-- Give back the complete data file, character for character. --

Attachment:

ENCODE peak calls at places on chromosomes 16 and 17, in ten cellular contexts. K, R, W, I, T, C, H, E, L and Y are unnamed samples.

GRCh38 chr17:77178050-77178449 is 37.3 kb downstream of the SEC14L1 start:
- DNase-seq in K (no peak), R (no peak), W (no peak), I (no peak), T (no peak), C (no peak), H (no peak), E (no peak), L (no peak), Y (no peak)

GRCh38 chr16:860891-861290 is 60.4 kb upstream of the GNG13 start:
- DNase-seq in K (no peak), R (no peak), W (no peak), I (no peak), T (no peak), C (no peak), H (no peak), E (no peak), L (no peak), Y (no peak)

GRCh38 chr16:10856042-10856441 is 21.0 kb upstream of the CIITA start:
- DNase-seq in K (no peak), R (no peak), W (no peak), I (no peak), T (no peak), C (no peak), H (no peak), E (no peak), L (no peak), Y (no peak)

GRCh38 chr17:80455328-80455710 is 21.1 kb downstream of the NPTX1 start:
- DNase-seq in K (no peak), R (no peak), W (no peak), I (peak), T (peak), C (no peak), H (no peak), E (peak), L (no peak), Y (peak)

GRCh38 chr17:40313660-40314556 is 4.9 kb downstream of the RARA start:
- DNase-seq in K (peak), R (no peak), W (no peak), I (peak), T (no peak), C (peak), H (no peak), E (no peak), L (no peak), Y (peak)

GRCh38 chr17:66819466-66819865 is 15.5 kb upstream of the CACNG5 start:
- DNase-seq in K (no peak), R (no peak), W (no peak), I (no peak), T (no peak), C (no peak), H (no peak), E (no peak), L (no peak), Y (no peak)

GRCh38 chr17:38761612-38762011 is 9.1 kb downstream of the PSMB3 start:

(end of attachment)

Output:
ENCODE peak calls at places on chromosomes 16 and 17, in ten cellular contexts. K, R, W, I, T, C, H, E, L and Y are unnamed samples.

GRCh38 chr17:77178050-77178449 is 37.3 kb downstream of the SEC14L1 start:
- DNase-seq in K (no peak), R (no peak), W (no peak), I (no peak), T (no peak), C (no peak), H (no peak), E (no peak), L (no peak), Y (no peak)

GRCh38 chr16:860891-861290 is 60.4 kb upstream of the GNG13 start:
- DNase-seq in K (no peak), R (no peak), W (no peak), I (no peak), T (no peak), C (no peak), H (no peak), E (no peak), L (no peak), Y (no peak)

GRCh38 chr16:10856042-10856441 is 21.0 kb upstream of the CIITA start:
- DNase-seq in K (no peak), R (no peak), W (no peak), I (no peak), T (no peak), C (no peak), H (no peak), E (no peak), L (no peak), Y (no peak)

GRCh38 chr17:80455328-80455710 is 21.1 kb downstream of the NPTX1 start:
- DNase-seq in K (no peak), R (no peak), W (no peak), I (peak), T (peak), C (no peak), H (no peak), E (peak), L (no peak), Y (peak)

GRCh38 chr17:40313660-40314556 is 4.9 kb downstream of the RARA start:
- DNase-seq in K (peak), R (no peak), W (no peak), I (peak), T (no peak), C (peak), H (no peak), E (no peak), L (no peak), Y (peak)

GRCh38 chr17:66819466-66819865 is 15.5 kb upstream of the CACNG5 start:
- DNase-seq in K (no peak), R (no peak), W (no peak), I (no peak), T (no peak), C (no peak), H (no peak), E (no peak), L (no peak), Y (no peak)

GRCh38 chr17:38761612-38762011 is 9.1 kb downstream of the PSMB3 start: